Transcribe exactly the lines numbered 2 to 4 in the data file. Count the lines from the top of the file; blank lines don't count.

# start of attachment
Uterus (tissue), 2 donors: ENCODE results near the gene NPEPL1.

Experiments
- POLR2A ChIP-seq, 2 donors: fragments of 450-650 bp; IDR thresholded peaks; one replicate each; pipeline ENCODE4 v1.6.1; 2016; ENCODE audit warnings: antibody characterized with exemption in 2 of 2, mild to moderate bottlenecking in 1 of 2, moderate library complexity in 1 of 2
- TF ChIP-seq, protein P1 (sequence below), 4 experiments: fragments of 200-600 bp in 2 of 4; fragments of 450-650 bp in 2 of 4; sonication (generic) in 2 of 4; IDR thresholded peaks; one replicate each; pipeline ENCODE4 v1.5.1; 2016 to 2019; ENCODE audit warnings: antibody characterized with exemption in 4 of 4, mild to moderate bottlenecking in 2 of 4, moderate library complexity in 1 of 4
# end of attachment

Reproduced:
Experiments
- POLR2A ChIP-seq, 2 donors: fragments of 450-650 bp; IDR thresholded peaks; one replicate each; pipeline ENCODE4 v1.6.1; 2016; ENCODE audit warnings: antibody characterized with exemption in 2 of 2, mild to moderate bottlenecking in 1 of 2, moderate library complexity in 1 of 2
- TF ChIP-seq, protein P1 (sequence below), 4 experiments: fragments of 200-600 bp in 2 of 4; fragments of 450-650 bp in 2 of 4; sonication (generic) in 2 of 4; IDR thresholded peaks; one replicate each; pipeline ENCODE4 v1.5.1; 2016 to 2019; ENCODE audit warnings: antibody characterized with exemption in 4 of 4, mild to moderate bottlenecking in 2 of 4, moderate library complexity in 1 of 4